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Preference Manifest Files

Use of manifests

In theory, any preference setting of any application can be used with the Managed Client (MCX) feature of macOS. However, this does not make sense for all settings. For example, it would not really be useful to predefine the default window positions of applications via network management. Each user will automatically set her own preferred window locations.

But how do the MCX functions “know” which preference settings are important and useful for central management and which are not? How can the Workgroup Manager application present the set of manageable settings to the network administrator? This problem is solved by using Preference Manifest Files.

Any vendor of an macOS application can provide a built-in preference manifest for that application. The manifest file, which is usually a component embedded in the application package, lists all preference settings which could be useful for network management. It also exactly describes how the application is going to use that preference setting and defines the correct type and value range of the settings. Manifest files are optional. Not every application comes with a manifest file.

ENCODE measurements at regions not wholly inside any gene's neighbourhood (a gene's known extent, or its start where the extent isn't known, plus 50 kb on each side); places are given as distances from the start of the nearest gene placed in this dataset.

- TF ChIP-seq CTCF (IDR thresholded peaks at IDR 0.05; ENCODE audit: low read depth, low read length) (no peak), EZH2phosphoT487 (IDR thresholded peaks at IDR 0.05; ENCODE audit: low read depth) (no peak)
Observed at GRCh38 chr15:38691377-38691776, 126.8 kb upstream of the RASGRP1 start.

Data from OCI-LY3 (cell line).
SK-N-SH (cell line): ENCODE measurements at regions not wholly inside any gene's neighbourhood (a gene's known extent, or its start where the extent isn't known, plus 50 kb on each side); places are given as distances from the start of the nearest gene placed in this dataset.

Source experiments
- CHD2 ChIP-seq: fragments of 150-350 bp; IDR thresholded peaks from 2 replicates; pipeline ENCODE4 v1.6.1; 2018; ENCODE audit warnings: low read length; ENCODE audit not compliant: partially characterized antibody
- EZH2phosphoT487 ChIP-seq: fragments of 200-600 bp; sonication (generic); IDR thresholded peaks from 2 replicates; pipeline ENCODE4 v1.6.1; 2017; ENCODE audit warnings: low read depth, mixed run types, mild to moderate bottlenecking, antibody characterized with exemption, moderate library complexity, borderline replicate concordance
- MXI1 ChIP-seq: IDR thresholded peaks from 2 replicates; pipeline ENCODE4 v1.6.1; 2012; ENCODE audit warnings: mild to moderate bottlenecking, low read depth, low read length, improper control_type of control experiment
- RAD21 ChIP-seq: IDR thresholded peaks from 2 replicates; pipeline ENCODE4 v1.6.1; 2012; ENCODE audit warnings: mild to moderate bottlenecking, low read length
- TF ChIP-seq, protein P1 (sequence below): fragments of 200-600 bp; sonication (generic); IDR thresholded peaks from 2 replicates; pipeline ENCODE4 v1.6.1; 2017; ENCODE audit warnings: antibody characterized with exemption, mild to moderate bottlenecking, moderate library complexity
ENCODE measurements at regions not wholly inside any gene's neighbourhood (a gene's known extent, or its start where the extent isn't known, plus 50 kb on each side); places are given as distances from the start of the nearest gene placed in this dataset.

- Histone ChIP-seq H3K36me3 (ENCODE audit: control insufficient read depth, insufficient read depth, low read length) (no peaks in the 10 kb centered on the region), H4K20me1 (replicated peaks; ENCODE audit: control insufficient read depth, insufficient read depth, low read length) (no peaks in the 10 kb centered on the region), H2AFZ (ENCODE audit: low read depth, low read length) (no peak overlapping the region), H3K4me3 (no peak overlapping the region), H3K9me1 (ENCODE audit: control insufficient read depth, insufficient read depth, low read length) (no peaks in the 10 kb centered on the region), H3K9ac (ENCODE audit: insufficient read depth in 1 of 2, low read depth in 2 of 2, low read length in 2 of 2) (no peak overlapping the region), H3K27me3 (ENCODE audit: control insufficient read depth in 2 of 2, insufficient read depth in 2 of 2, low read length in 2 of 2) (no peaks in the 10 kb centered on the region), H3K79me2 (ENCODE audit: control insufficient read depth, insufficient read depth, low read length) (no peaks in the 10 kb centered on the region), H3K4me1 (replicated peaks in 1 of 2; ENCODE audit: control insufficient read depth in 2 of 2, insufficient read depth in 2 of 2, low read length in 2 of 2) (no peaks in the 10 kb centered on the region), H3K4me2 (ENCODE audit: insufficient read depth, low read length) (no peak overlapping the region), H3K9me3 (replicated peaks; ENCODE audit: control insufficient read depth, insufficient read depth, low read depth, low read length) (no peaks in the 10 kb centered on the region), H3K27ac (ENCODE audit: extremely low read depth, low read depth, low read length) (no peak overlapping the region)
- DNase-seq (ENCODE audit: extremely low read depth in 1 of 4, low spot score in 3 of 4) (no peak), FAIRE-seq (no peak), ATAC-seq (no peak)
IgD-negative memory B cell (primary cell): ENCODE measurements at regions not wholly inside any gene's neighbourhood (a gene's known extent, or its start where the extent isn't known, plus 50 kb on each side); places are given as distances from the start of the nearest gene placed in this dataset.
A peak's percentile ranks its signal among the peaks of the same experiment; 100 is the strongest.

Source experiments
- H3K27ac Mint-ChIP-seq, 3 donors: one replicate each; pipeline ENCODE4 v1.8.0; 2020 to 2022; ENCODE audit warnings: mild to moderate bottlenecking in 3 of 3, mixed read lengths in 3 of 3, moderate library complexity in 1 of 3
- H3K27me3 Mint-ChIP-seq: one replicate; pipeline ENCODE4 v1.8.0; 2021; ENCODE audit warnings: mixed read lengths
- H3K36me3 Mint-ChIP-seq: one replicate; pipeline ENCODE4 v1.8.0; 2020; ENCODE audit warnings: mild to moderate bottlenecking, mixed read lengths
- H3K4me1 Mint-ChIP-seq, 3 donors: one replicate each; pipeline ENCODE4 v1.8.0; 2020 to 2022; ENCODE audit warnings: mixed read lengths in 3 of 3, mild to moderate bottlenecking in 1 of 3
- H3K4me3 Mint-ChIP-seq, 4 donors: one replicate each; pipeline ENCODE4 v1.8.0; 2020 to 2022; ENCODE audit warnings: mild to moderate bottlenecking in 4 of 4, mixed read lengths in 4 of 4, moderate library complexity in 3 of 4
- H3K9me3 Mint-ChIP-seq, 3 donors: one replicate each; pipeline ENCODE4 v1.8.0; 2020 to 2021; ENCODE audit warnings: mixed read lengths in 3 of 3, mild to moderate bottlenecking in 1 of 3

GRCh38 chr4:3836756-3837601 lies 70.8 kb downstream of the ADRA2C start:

Structure and location of manifest files

Manifest files are property list files in XML format which follow a certain database structure. The file name should match the preference domain name the manifest belongs to. The file name extension must be .manifest. When a manifest is delivered as part of an application, the manifest file can be found in the Resources part of the application package (bundle).

Example: Safari is one of the applications which can be managed via MCX. The preference domain name of Safari is com.apple.Safari. If you open Safari’s application bundle (Show Package Contents in the Finder), the manifest file can be found at Contents/Resources/com.apple.Safari.manifest. So the full path of the manifest file of a default installation of Safari would be

/Applications/Safari.app/Contents/Resources/com.apple.Safari.manifest.

In case the vendor offers the manifest in multi-lingual form, the manifest will not be an actual file, but a bundle package. PrefEdit can open and decode all aspects of a preference manifest. The file will automatically be displayed as a manifest document in the user’s preferred language, not as a property list.

When you display a setting in the preferences database, PrefEdit will automatically keep track if your system installation contains a manifest entry for that setting. This is marked by the icon of a magnifying glass in the column Manifest. If available, the manifest will be used after clicking on that icon to display many details about the user default, for example the clear text description of the meaning of this setting.